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Senate passes Grassley’s bill to give survivor benefits to families of fallen officers


This news story was published on December 2, 2016.
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Senator Charles Grassley

Senator Charles Grassley

WASHINGTON – The U.S. Senate today unanimously passed legislation authored by Senators Chuck Grassley and Kirsten Gillibrand to reduce the backlog of families awaiting approval of survivor benefits of public safety officers killed in the line of duty. The Senate’s action on the Public Safety Officers’ Benefits Improvement Act comes one month after two central Iowa police officers were ambushed and killed while on patrol. The bill now goes to the House of Representatives for consideration.

“Our nation’s public safety officers bravely run toward danger each day to protect our communities. And sadly, as we’ve seen recently in my home state of Iowa, and in communities across the country, these officers too often make the ultimate sacrifice for our safety. As a society, we’ve promised to support the loved ones of fallen officers, so it’s unacceptable that these families are often forced to wait, in some cases, for years, for the Justice Department to process their survivor benefits applications. Many families, like the Langenbaus of Northwood, Iowa, only see results on their applications after public scrutiny of the Justice Department’s delays. So this bill shines a bright public light on the Justice Department’s survivor benefits backlog to get some answers for these families. My colleagues in the House of Representatives should pass this bill as soon as possible to bring needed help to the loved ones of our fallen officers,” Grassley said.

Congress established the Public Safety Officers’ Benefits program in 1976 to provide death benefits to survivors of officers who die in the line of duty. Over the years, the law has been amended to provide disability and education benefits, and to expand the pool of officers who are eligible for these benefits. While the Justice Department has a goal of processing survivor claims within one year of the time they are filed, many families must wait long periods of time for their applications to be approved. According to recent data, the Justice Department is failing to meet its 1-year deadline in 58 percent of the 738 pending death benefit cases. Moreover, 175 death and disability claims filed on behalf of officers who lost their lives as a result of the September 11, 2001, response efforts remain unresolved.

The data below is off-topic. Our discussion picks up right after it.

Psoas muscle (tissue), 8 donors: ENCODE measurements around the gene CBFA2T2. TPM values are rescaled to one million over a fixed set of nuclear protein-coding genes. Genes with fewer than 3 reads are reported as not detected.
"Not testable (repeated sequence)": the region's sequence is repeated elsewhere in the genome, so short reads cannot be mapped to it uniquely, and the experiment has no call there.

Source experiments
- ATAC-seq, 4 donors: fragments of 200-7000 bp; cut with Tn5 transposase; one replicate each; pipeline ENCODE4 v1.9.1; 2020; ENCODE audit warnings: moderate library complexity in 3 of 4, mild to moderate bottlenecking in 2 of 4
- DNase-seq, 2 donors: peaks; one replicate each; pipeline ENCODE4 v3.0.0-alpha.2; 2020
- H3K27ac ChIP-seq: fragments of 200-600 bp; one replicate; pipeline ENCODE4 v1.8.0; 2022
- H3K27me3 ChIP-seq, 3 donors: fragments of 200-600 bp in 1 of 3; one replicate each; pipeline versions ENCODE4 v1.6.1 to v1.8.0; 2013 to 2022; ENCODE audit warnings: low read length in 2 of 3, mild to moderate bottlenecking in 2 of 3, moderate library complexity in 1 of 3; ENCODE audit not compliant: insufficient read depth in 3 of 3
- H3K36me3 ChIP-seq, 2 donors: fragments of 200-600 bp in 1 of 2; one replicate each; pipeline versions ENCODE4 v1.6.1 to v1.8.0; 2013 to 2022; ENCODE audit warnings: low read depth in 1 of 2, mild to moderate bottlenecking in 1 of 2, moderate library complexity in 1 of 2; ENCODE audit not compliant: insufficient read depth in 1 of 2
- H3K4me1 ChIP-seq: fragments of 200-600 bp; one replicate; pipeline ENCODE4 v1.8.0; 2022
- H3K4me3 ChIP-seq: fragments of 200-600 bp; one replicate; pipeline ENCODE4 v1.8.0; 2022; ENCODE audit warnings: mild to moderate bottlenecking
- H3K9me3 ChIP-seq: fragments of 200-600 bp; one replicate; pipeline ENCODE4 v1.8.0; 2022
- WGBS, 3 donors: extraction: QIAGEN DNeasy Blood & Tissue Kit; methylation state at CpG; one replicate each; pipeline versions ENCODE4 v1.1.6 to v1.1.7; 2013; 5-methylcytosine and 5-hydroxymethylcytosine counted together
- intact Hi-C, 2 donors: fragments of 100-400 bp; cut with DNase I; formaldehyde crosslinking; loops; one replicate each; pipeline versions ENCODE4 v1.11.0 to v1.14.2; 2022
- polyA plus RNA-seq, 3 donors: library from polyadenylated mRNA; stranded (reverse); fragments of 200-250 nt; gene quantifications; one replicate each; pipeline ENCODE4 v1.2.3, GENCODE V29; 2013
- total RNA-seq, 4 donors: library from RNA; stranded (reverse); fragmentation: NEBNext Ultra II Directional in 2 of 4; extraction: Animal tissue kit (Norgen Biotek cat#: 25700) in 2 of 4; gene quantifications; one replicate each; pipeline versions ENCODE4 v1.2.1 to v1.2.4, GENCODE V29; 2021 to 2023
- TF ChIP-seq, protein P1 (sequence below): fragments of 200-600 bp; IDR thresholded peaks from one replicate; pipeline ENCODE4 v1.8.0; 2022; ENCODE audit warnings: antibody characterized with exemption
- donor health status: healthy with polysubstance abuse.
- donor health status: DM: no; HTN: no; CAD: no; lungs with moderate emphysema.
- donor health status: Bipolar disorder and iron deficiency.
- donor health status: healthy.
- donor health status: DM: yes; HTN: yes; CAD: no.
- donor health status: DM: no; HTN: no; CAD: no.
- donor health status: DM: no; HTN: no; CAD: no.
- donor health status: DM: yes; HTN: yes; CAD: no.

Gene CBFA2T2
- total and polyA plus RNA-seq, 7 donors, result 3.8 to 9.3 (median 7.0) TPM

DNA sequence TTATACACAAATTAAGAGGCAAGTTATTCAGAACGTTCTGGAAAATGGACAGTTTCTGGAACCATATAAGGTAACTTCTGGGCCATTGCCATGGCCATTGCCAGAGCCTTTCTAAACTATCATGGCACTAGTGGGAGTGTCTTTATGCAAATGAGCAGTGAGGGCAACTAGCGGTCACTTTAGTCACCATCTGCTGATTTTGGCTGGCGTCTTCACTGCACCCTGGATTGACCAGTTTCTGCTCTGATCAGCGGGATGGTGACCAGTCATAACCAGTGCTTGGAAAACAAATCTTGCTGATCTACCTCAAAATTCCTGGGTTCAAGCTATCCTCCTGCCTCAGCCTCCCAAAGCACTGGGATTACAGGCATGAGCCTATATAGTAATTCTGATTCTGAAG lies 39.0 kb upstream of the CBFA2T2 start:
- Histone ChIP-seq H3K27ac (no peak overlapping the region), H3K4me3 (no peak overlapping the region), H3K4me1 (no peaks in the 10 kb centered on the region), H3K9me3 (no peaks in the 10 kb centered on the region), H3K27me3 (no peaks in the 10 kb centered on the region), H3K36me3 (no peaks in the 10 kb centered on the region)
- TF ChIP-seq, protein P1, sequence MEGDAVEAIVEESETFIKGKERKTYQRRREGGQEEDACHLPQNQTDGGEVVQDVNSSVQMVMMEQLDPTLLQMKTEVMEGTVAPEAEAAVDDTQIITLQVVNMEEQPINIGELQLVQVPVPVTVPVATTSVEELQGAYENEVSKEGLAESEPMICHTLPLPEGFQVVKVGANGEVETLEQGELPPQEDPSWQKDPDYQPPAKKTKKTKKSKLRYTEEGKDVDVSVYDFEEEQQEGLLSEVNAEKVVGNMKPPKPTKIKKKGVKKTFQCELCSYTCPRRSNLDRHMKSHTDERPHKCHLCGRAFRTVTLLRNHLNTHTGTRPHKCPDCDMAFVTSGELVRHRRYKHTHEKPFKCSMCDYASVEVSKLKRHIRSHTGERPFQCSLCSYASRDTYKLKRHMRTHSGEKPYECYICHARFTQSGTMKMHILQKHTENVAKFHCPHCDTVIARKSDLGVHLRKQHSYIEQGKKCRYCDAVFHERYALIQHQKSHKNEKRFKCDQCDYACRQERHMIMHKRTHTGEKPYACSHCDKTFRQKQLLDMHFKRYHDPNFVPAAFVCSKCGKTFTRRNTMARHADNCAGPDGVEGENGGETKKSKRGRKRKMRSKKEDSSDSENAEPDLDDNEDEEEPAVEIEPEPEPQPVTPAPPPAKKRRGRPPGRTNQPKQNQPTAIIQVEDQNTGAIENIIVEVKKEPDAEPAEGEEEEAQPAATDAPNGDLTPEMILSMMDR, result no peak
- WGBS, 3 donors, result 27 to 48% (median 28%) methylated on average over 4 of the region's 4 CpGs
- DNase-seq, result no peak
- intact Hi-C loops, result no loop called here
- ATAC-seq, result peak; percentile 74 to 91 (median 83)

To address the backlog, the Public Safety Officers’ Benefits Improvement Act expands public oversight of the Public Safety Officers’ Benefits program by permanently increasing the level of transparency regarding wait times for benefits applications. Specifically, the bill:

• requires the Justice Department to post on its website, weekly status updates for all pending claims;
• requires the Justice Department to report to Congress other aggregate statistics regarding these claims, twice a year;
• allows the Justice Department to rely on other federal regulatory standards; and
• allows for the Justice Department to give substantial weight to findings of fact of state, local, and other federal agencies.

The bill also requires the Justice Department to demonstrate clear and convincing evidence that an officer was negligent or engaged in misconduct at the time of his or her death or injury before denying a claim on those grounds. Under the bill, the Justice Department must also utilize all of its investigative authorities before rejecting claims based on a lack of information, and ensure remedies for claimants who age out of eligibility for education benefits because of the department’s own delays in processing their claims. The bill’s provisions would apply to all claims that are pending at the time of the bill’s enactment, in addition to all claims filed after that date.

In April, Grassley convened a Senate Judiciary Committee hearing to shed light on the length of time the Justice Department takes to consider death benefit claims from the families of fallen public safety officers. At the hearing, Jay Langenbau of Northwood, Iowa, testified that his family had yet to receive benefits following the death of his wife, Shelly, in 2013. Two days following Langenbau’s public testimony, the Justice Department finally approved his benefits application.

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